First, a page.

Rhobin’s January, 2017 topic: Everybody wants to write a book, but most do not. Writing is hard work. What got you started, and what helps you get through a complete story?
What is a writer?
A writer is not just a person who writes. Almost anybody can write, which is why publishers are drowning in a flood of manuscripts that no one wants to read. But a writer MUST write. I can no more give up writing than I can do without breathing. It is something I do all the time. Working at one of my many tasks, talking with a friend, whatever I am doing, I am also observing life and translating it into words. I look at the expression on a face, the movement of a hand, a flower, the scenery, on joy and suffering and squalor and magnificence, and all of it is stored away, to emerge some time later. Everything is ammunition for the machine gun of my imagination. It will become part of some work or another, perhaps a long time later, transformed and hidden and combined with other experiences.
Sometimes, a publisher has rejected a work I’d submitted, or a critic has been unkind. I feel that a child of my spirit has been trampled, and get depressed. I think, What’s the use? I might as well be sane like everyone else and watch TV or something.
At times like this, I need some solace. And what do I do to survive?
The inside of my mind has been like this, for as long as I can remember, but I didn’t know that I was a writer. My passion as a youngster was distance running, and as I covered the many long miles, I passed the weary minutes and even hours by making up endless monologues. I never thought to share these with anyone else — for Heaven’s sake, who’d be interested in my thoughts? But unknowingly, I was a grub feeding on the juicy green leaves of experience.
At school, and later at University, my quirky mind allowed me to excel, while at the same time it was impossible for me to fit into any system. I just felt different, and odd, and therefore inferior. I coped by trying harder than anyone else, and accumulating a long list of successes.
Did they make me feel better about myself? Of course not. So, I continued to strive, and to buck the system.
Here is an example. During my second year at University, I chose to attend Philosophy. One of the Professors gave a very well organised series of lectures. I think they must have been the chapters of a planned book. And at the end of the year, while preparing for the examinations, I noticed that Lecture 3 and Lecture 11 were incompatible. If one was correct, the other couldn’t be. Both were important topics, so I tried a gamble. I prepared a double-sized answer that summarised both topics, then showed how they conflicted with each other.
Sure enough, two of the five questions were on these two topics. Gulp, will I? Won’t I?
I did. I gave a combined, double-length answer to the two questions.
Then of course I spent the weeks until the announcement of the results with the snake of apprehension slithering about in my stomach. In vain did I tell myself that I answered the other three questions well, and that this was only one of three exams in Philosophy, and I was bound to pass even if this man chose to fail me.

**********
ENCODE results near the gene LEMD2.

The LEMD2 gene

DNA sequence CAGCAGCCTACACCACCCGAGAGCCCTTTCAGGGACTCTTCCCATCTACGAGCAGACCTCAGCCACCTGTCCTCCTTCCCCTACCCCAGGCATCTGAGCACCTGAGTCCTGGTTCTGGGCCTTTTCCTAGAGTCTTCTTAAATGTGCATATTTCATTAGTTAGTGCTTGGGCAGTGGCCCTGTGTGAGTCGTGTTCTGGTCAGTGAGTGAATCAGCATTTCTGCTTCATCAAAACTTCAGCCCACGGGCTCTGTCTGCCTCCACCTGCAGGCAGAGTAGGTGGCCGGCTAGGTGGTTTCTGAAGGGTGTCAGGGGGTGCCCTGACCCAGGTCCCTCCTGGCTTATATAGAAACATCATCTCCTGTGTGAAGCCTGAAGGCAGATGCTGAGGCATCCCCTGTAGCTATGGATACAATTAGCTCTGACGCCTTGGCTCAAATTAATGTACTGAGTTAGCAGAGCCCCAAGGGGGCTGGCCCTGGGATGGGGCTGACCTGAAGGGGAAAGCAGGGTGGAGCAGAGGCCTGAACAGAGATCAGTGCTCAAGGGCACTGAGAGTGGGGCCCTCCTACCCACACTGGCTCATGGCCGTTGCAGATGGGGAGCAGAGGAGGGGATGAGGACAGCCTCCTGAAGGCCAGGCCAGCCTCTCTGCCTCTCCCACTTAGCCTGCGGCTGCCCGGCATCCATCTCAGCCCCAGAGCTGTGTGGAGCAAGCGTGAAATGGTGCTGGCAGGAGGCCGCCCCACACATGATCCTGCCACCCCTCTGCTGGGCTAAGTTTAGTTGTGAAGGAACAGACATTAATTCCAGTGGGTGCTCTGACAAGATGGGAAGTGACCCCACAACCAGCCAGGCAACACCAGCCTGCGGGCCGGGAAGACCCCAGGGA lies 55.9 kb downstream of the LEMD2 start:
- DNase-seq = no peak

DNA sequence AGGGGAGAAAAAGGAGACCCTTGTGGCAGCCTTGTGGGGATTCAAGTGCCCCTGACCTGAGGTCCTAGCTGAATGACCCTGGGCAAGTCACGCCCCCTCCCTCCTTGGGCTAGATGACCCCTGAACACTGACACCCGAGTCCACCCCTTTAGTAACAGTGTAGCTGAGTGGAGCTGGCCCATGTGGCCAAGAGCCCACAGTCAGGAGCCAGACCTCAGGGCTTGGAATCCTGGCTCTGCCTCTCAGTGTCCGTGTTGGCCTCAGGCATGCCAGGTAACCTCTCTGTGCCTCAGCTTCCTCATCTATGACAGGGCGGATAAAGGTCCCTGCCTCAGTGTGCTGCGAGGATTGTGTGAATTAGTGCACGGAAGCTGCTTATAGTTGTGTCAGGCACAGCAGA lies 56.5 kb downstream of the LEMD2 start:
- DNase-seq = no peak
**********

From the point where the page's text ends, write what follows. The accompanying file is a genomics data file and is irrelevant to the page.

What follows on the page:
But it was all right, he had a sense of humour. He gave me a High Distinction. And the next year, he’d dropped Lecture 3.
Later, my creativity found a happy temporary home in research. Not that I could keep to the customary formulas! My PhD project was so odd that I had to spend a year inventing a new method of statistical analysis, one that, as far as I know, has never been used by anyone else.
And then I became a Mudsmith, with a deliberately low-income, almost self-sufficient lifestyle, and started writing. [Read my essay that explains this crazy idea.]
Hemingway advised: “Write what you know about.” At that time, I was building my house, and learned new skills every day. This was what I wrote about, mostly in an excellent magazine called Earth Garden. These ‘how to’ articles were pedestrian, like the recipes in a cookbook. But they struck a chord, and my ideas resonated with the thousands of people reading the magazine. So, one day I wrote a letter to the magazine’s publisher, Keith Smith, suggesting that the two of us could co-author a book about building. He had posted a letter to me on the same day, with the same proposal!
The Earth Garden Building Book took us two years to write, maturing like good wine. It came out in 1987, and went through four editions. It has been reviewed as the ‘Australian owner-builder’s bible’, and has been used as the main reference by tens of thousands of people as they built their houses.
My second book, Woodworking for Idiots Like Me, was more ambitious in a way, being a series of autobiographical short stories. Each story had a practical lesson and a recipe for doing some aspect of woodcraft. It also did very well, being repeatedly reprinted over five years. It is now available in electronic form.
In the meantime, I continued my growth as a writer. My first win in a competition was in 1991, a third prize for the story, Peace for the Joker. Ever since then, I’ve had occasional bursts of short story writing, and each time won prizes and awards.
Gradually, I got more ambitious and tried to write novels. The first three were no more than learning exercises, but gradually I grew wings of many colors, and flapped them, and my ideas flew. I now have 15 published books, with the 16th on the way, and the critics have been kind — well, almost all of them.
I hope that my words will give you pleasure, and open doors of understanding into worlds you haven’t yet explored.
PS Being a Greenie, I recycle. So did people like J.S. Bach and Wolfie Mozart. This is an extract from a file at my website, which is stolen from my anthology Through Other Eyes.
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